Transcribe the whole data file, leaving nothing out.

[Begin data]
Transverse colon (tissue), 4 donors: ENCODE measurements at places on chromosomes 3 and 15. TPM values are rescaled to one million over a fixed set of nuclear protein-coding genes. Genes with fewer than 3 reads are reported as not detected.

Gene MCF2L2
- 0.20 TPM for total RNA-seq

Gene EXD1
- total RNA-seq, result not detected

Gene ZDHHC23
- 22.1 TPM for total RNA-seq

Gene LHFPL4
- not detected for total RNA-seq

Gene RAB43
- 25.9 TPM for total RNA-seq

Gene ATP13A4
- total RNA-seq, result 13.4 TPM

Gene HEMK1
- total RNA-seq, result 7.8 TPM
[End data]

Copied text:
Transverse colon (tissue), 4 donors: ENCODE measurements at places on chromosomes 3 and 15. TPM values are rescaled to one million over a fixed set of nuclear protein-coding genes. Genes with fewer than 3 reads are reported as not detected.

Gene MCF2L2
- 0.20 TPM for total RNA-seq

Gene EXD1
- total RNA-seq, result not detected

Gene ZDHHC23
- 22.1 TPM for total RNA-seq

Gene LHFPL4
- not detected for total RNA-seq

Gene RAB43
- 25.9 TPM for total RNA-seq

Gene ATP13A4
- total RNA-seq, result 13.4 TPM

Gene HEMK1
- total RNA-seq, result 7.8 TPM